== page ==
15. ^ Wilson, M. Jeff (2000-11-10). "Get smart with proxies and RMI". JavaWorld. Retrieved 29 July 2016.
  16. ^ Henning, Michi; Vinoski, Steve (1999). Advanced CORBA Programming with C++. Addison-Wesley. ISBN 978-0201379273. Retrieved 16 June 2015.
  17. ^ "API-fication" (PDF download). www.hcltech.com. August 2014.
  18. ^ Benslimane, Djamal; Schahram Dustdar; Amit Sheth (2008). "Services Mashups: The New Generation of Web Applications". IEEE Internet Computing, vol. 12, no. 5. Institute of Electrical and Electronics Engineers. pp. 13–15.
  19. ^ Niccolai, James (2008-04-23), "So What Is an Enterprise Mashup, Anyway?", PC World
  20. ^ Parr, Ben. "The Evolution of the Social Media API". Mashable. Retrieved 26 July 2016.
  21. ^ Parnas, D.L. (1972). "On the Criteria To Be Used in Decomposing Systems into Modules" (PDF). Association for Computing Machinery. Retrieved 8 August 2016.
  22. ^ Garlan, David; Shaw, Mary (January 1994). "An Introduction to Software Architecture" (PDF). Advances in Software Engineering and Knowledge Engineering. 1. Retrieved 8 August 2016.
  23. ^ Bloch, Josh. "How to design a good API and why it matters" (PDF).
  24. ^ Lane, Kin (2016-03-14). "The Industry Guide to API Design" (PDF). Kin Lane via 3scale. Archived from the original (PDF) on 2016-03-15. Retrieved 2016-03-14.
  25. ^ Henning, Michi. "API: Design Matters".
  26. ^ de Ternay, Guerric (Oct 10, 2015). "Business Ecosystem: Creating an Economic Moat". BoostCompanies. Retrieved 2016-02-01.
  27. ^ Boyd, Mark (2014-02-21). "Private, Partner or Public: Which API Strategy Is Best for Business?". ProgrammableWeb. Retrieved 2 August 2016.
  28. ^ Weissbrot, Alison (7 July 2016). "Car Service APIs Are Everywhere, But What's In It For Partner Apps? | AdExchanger". ad exchanger. Retrieved 2 August 2016.
  29. ^ a b Shi, Lin; Zhong, Hao; Xie, Tao; Li, Mingshu (2011). An Empirical Study on Evolution of API Documentation. International Conference on Fundamental Approaches to Software Engineering. Lecture Notes in Computer Science. 6603. pp. 416–431. doi:10.1007/978-3-642-19811-3_29. ISBN 978-3-642-19810-6. Retrieved 22 July 2016.
  30. ^ "guava-libraries - Guava: Google Core Libraries for Java 1.6+ - Google Project Hosting". 2014-02-04. Retrieved 2014-02-11.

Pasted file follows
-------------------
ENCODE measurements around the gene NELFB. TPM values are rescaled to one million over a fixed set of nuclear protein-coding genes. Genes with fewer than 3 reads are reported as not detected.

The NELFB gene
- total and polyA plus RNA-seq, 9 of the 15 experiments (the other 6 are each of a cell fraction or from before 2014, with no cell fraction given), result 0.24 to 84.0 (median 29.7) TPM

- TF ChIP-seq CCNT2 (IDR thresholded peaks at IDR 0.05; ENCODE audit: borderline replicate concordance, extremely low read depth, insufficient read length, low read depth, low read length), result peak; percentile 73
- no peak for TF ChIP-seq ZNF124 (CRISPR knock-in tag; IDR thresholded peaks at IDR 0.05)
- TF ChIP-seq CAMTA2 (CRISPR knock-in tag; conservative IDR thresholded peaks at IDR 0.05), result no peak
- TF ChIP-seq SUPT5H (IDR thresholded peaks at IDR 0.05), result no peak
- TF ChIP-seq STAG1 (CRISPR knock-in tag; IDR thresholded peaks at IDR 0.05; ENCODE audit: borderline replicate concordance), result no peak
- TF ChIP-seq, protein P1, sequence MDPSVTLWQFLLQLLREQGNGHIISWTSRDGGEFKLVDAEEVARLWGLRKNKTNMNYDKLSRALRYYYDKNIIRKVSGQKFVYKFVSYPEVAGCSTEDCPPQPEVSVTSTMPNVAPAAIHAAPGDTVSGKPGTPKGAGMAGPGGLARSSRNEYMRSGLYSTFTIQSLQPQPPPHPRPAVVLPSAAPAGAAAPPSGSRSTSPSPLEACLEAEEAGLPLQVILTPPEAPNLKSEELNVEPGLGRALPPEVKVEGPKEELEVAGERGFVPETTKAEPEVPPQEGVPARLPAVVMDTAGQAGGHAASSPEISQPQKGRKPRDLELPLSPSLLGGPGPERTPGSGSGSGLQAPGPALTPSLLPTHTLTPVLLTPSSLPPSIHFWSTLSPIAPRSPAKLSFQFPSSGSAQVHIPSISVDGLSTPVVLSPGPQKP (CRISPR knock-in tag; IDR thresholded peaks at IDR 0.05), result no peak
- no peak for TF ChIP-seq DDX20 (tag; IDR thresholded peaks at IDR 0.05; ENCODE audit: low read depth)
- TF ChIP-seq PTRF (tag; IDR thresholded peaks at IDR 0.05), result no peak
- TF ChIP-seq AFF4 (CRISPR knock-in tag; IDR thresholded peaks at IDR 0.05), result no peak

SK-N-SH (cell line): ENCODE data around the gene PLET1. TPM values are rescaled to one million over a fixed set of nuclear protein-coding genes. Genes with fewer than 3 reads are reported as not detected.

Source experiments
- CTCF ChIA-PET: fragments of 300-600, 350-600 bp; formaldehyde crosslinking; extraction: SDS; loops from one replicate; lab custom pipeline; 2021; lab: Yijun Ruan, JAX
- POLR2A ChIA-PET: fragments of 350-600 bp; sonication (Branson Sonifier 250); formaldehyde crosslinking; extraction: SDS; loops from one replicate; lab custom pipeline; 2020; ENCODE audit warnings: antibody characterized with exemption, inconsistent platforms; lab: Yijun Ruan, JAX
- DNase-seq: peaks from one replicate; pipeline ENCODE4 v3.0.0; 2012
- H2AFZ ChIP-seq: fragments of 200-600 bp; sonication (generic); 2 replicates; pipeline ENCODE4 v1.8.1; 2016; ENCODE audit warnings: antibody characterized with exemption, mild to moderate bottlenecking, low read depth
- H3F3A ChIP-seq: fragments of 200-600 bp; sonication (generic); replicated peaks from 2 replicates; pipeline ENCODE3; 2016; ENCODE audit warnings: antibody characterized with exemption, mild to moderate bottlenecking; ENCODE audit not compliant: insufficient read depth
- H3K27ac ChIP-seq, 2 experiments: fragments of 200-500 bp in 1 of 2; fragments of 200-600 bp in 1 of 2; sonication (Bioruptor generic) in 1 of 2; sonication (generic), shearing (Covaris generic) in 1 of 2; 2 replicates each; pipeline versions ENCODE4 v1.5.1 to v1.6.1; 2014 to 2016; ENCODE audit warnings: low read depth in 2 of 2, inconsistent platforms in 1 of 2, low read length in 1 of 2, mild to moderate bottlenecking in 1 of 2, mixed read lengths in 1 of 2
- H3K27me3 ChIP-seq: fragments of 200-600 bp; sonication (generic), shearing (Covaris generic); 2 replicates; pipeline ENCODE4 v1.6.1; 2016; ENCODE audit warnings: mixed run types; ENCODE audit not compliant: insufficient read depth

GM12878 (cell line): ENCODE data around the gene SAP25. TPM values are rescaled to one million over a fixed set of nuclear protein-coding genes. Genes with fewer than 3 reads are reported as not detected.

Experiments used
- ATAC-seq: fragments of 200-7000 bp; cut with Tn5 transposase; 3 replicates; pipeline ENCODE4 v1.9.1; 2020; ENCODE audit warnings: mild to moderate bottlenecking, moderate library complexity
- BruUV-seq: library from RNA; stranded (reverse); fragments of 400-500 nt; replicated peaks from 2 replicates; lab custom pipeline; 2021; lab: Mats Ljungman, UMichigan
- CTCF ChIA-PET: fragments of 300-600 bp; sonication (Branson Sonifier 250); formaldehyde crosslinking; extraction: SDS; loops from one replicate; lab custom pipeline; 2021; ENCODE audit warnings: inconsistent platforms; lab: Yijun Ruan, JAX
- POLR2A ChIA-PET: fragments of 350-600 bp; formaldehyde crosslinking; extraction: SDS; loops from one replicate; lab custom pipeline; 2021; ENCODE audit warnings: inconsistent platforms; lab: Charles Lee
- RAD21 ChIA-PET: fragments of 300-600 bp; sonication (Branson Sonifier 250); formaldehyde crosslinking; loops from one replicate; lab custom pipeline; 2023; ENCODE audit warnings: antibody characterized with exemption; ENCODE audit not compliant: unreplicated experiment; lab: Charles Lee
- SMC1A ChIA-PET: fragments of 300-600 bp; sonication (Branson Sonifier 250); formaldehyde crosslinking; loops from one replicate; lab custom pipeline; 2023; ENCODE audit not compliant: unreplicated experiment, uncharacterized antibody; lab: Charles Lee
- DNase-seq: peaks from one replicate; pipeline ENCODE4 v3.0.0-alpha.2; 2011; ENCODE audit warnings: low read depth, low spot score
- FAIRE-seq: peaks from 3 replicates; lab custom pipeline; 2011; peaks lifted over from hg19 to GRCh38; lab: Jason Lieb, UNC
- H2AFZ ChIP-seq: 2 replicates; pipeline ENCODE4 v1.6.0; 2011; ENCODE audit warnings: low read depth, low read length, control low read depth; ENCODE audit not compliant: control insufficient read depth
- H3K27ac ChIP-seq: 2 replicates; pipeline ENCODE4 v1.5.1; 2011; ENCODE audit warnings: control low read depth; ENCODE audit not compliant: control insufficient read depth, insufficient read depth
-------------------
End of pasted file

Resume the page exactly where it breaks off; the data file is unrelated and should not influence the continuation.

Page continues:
31. ^ Oracle. "How and When to Deprecate APIs". Java SE Documentation. Retrieved 2 August 2016.
  32. ^ Mendez, Diego; Baudry, Benoit; Monperrus, Martin (2013). 2013 IEEE 13th International Working Conference on Source Code Analysis and Manipulation (SCAM). pp. 43–52. arXiv:1307.4062. doi:10.1109/SCAM.2013.6648183. ISBN 978-1-4673-5739-5.
  33. ^ Dekel, Uri; Herbsleb, James D. (May 2009). "Improving API Documentation Usability with Knowledge Pushing". Institute for Software Research, School of Computer Science. CiteSeerX 10.1.1.446.4214.
  34. ^ Parnin, Chris; Treude, Cristoph (May 2011). "Measuring API Documentation on the Web". Web2SE. Retrieved 22 July 2016.
  35. ^ Maalej, Waleed; Robillard, Martin P. (April 2012). "Patterns of Knowledge in API Reference Documentation" (PDF). IEEE Transactions on Software Engineering. Retrieved 22 July 2016.
  36. ^ Monperrus, Martin; Eichberg, Michael; Tekes, Elif; Mezini, Mira (3 December 2011). "What should developers be aware of? An empirical study on the directives of API documentation". Empirical Software Engineering. 17 (6): 703–737. arXiv:1205.6363. doi:10.1007/s10664-011-9186-4.
  37. ^ "Annotations". Sun Microsystems. Retrieved 2011-09-30..
  38. ^ Bruch, Marcel; Mezini, Mira; Monperrus, Martin (2010). Mining subclassing directives to improve framework reuse. 7th IEEE Working Conference on Mining Software Repositories (MSR 2010). pp. 141–150. CiteSeerX 10.1.1.434.15. doi:10.1109/msr.2010.5463347. ISBN 978-1-4244-6802-7.
  39. ^ "Oracle and the End of Programming As We Know It". DrDobbs. 2012-05-01. Retrieved 2012-05-09.
  40. ^ "APIs Can't be Copyrighted Says Judge in Oracle Case". TGDaily. 2012-06-01. Retrieved 2012-12-06.
  41. ^ "Oracle America, Inc. vs. Google Inc" (PDF). Wired. 2012-05-31. Retrieved 2013-09-22.
  42. ^ Rosenblatt, Seth (May 9, 2014). "Court sides with Oracle over Android in Java patent appeal". CNET. Retrieved 2014-05-10.
  43. ^ "Google beats Oracle—Android makes "fair use" of Java APIs". Ars Technica. 2016-05-26. Retrieved 2016-07-28.
  44. ^ Decker, Susan (March 27, 2018). "Oracle Wins Revival of Billion-Dollar Case Against Google". Bloomberg Businessweek. Retrieved March 27, 2018.
  45. ^ Lee, Timothy (January 25, 2019). "Google asks Supreme Court to overrule disastrous ruling on API copyrights". Ars Technica. Retrieved February 8, 2019.

Further reading

Application Programming Interface for Windows

The Application Programming Interface for Windows (APIW) Standard is a specification of the Microsoft Windows 3.1 API drafted by Willows Software. It is the successor to previously proposed Public Windows Interface standard. It was created in an attempt to establish a vendor-neutral, platform-independent, open standard of the 16-bit Windows API not controlled by Microsoft.

Application programming interface key